Tuesday, July 25, 2017

Debbie Reese's Open Letter Regarding USBBY's 2017 "Indigenous Experience" Panel in Seattle

Eds. note at 9:00 CST on July 27th, 2017, Therese Bigelow, USBBY's Board President, announced that Nancy Bo Flood would not be on the panel. Bigelow said:
We are changing the program on Indigenous Voices in Children’s Literature. Nancy Bo Flood will no longer participate. Panel presenters are all from Canada which reflects the international scope of the conference theme. The panel had already begun working on their program together and the Fenton's, through Christy Jordan-Fenton, have requested that Sarah Ellis continue In her role as moderator. This change will be reflected on the program schedule as soon as I return to my home computer next week.

A few days ago, I was invited to join USBBY's page on Facebook. I accepted the invitation and saw posts there about its 2017 conference. Because it will take place in Seattle, I decided to take a look and see what they had planned.

I was--quite frankly--furious to see Nancy Bo Flood's name on the "Indigenous Experience in Children's Literature" panel. As regular readers of AICL know, I've been studying the ways Native peoples are depicted in children's literature for decades. In that time, I've come to know the work of many people who--like Flood--are not Native, but write books about Native peoples. Amongst that body of White writers, there are many instances in which the writer has done particularly egregious things.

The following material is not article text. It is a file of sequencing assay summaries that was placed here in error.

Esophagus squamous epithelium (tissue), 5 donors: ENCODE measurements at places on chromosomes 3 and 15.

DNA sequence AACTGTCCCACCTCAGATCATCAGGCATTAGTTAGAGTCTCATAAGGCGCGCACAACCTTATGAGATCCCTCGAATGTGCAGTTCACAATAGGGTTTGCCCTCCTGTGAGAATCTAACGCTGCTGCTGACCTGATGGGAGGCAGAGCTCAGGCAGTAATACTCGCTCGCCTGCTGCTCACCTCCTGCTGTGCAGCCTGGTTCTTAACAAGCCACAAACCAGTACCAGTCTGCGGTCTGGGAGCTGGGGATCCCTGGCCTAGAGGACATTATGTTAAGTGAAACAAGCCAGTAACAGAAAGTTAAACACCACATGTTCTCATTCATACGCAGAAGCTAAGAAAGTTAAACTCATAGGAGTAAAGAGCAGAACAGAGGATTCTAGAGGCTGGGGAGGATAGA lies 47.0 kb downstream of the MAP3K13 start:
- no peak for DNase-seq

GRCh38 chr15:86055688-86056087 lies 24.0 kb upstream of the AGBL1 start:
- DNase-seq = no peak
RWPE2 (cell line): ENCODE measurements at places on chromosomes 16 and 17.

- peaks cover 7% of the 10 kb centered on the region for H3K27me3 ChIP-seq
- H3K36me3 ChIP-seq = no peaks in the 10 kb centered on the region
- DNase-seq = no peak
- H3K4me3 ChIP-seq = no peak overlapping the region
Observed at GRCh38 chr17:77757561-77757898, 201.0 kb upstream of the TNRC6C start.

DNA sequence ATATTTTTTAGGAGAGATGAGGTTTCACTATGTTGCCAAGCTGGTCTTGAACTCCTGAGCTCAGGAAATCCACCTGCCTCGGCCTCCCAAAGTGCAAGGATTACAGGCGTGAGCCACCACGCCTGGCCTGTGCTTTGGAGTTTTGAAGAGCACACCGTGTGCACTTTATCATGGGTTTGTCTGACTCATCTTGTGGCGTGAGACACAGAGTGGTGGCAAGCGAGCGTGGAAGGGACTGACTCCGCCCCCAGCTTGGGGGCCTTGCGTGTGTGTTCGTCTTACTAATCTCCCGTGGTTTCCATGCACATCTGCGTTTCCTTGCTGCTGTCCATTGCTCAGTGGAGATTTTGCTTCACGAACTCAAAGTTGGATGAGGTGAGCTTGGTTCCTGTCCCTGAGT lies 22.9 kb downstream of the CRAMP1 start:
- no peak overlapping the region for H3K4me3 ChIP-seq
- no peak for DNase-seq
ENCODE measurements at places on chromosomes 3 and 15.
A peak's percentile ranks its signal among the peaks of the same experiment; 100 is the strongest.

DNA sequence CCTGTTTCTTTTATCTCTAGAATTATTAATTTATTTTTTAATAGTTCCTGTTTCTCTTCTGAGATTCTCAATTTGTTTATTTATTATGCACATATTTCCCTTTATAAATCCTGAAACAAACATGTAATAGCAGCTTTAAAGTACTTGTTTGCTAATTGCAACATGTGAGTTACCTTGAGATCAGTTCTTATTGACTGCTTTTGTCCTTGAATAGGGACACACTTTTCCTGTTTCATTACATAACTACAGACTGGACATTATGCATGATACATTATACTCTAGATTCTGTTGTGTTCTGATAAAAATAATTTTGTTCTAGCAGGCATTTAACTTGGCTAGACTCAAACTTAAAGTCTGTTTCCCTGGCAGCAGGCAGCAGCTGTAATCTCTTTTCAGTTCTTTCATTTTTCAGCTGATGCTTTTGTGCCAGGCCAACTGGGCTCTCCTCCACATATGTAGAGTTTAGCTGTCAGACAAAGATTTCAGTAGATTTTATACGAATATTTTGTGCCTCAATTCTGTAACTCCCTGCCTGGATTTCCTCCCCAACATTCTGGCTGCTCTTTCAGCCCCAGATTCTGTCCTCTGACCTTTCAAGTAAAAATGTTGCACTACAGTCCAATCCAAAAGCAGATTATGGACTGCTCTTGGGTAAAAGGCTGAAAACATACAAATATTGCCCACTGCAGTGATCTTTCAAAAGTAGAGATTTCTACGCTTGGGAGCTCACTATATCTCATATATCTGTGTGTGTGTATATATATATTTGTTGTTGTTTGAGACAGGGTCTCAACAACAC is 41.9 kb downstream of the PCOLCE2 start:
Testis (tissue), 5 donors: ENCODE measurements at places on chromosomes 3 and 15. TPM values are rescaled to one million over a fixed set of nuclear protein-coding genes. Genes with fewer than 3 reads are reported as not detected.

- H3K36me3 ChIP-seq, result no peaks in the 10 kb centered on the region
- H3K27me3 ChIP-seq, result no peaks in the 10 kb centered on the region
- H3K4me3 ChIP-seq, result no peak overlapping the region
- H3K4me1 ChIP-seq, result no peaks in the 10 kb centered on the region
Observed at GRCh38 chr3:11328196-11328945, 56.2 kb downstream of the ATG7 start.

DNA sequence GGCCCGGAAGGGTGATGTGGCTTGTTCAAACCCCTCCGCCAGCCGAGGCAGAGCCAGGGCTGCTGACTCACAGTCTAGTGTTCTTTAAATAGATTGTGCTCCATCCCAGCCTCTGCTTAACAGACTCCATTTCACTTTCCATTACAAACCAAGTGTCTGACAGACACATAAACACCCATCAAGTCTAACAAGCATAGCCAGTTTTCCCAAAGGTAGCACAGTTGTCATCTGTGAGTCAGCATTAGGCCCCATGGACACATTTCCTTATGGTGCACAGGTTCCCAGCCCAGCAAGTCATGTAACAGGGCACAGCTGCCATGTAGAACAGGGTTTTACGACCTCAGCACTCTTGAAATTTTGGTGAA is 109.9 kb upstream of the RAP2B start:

Undermining Native identity and nations is one of those egregious violations.

That happens in Flood's book, Soldier Sister, Fly Home. When that book came out, I wrote two posts about it. One was about the Hopi content, the other was about the Navajo content.

The main character is Tess, a thirteen year old girl. Her father is white. A theme of the book is Tess trying to understand her mixed identity. Her Navajo grandmother has a key role in Tess's efforts to understand who she is.

As a child, this Navajo grandmother went to boarding school. U.S. government boarding schools (residential schools in Canada) were created in the 1880s by Richard Pratt. The goal was to 'kill the Indian and save the man.' Tess's grandmother didn't like what they did to her there, and so, she ran away.

She tells Tess about running away part way through Flood's story when Tess pulls a book of Emily Dickinson's poems off her grandmother's shelf and turns to a marked page. Her grandma asks her to read it aloud. Before she reaches the end, her grandmother joins her, reading the last stanza aloud together. She tells Tess that it is a good poem and says:
When I was in school, I thought, I am Navajo. I should not read that poem. It was written by a white woman. She could speak of death. We could not. But I read and reread that poem.
There are several ways to interpret that passage. The goal of the boarding schools was to "kill the Indian and save the man." I guess it worked on Tess's grandmother. She no longer observes Navajo teachings about speaking about death.

And now--as a grandmother--she's asking her granddaughter to read that poem aloud. Essentially, she's continuing the "kill the Indian" goal.

My guess is that most readers think that Tess's grandmother is really nice, kind, and helpful. But is she, really?

Is Flood -- the White writer who created that character -- a modern day Richard Pratt?